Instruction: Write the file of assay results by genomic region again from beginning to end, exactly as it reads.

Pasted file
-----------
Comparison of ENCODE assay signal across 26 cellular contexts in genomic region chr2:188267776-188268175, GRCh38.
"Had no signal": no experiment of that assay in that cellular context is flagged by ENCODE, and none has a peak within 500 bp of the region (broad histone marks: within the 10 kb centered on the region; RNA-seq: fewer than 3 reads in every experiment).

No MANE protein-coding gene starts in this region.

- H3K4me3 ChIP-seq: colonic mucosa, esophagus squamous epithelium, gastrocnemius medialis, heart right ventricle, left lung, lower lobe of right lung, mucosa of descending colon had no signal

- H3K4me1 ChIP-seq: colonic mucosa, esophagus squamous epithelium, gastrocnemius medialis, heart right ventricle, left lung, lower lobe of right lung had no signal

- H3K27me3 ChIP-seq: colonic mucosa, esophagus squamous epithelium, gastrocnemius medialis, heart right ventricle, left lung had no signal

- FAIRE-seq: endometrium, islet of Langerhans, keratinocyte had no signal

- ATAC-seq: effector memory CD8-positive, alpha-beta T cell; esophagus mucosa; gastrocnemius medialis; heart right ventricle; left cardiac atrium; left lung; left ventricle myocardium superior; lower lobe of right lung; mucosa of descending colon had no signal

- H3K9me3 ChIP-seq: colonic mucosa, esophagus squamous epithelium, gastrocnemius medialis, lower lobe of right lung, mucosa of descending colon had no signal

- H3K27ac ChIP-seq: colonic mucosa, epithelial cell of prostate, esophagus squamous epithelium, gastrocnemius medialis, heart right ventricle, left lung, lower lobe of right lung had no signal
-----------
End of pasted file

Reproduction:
Comparison of ENCODE assay signal across 26 cellular contexts in genomic region chr2:188267776-188268175, GRCh38.
"Had no signal": no experiment of that assay in that cellular context is flagged by ENCODE, and none has a peak within 500 bp of the region (broad histone marks: within the 10 kb centered on the region; RNA-seq: fewer than 3 reads in every experiment).

No MANE protein-coding gene starts in this region.

- H3K4me3 ChIP-seq: colonic mucosa, esophagus squamous epithelium, gastrocnemius medialis, heart right ventricle, left lung, lower lobe of right lung, mucosa of descending colon had no signal

- H3K4me1 ChIP-seq: colonic mucosa, esophagus squamous epithelium, gastrocnemius medialis, heart right ventricle, left lung, lower lobe of right lung had no signal

- H3K27me3 ChIP-seq: colonic mucosa, esophagus squamous epithelium, gastrocnemius medialis, heart right ventricle, left lung had no signal

- FAIRE-seq: endometrium, islet of Langerhans, keratinocyte had no signal

- ATAC-seq: effector memory CD8-positive, alpha-beta T cell; esophagus mucosa; gastrocnemius medialis; heart right ventricle; left cardiac atrium; left lung; left ventricle myocardium superior; lower lobe of right lung; mucosa of descending colon had no signal

- H3K9me3 ChIP-seq: colonic mucosa, esophagus squamous epithelium, gastrocnemius medialis, lower lobe of right lung, mucosa of descending colon had no signal

- H3K27ac ChIP-seq: colonic mucosa, epithelial cell of prostate, esophagus squamous epithelium, gastrocnemius medialis, heart right ventricle, left lung, lower lobe of right lung had no signal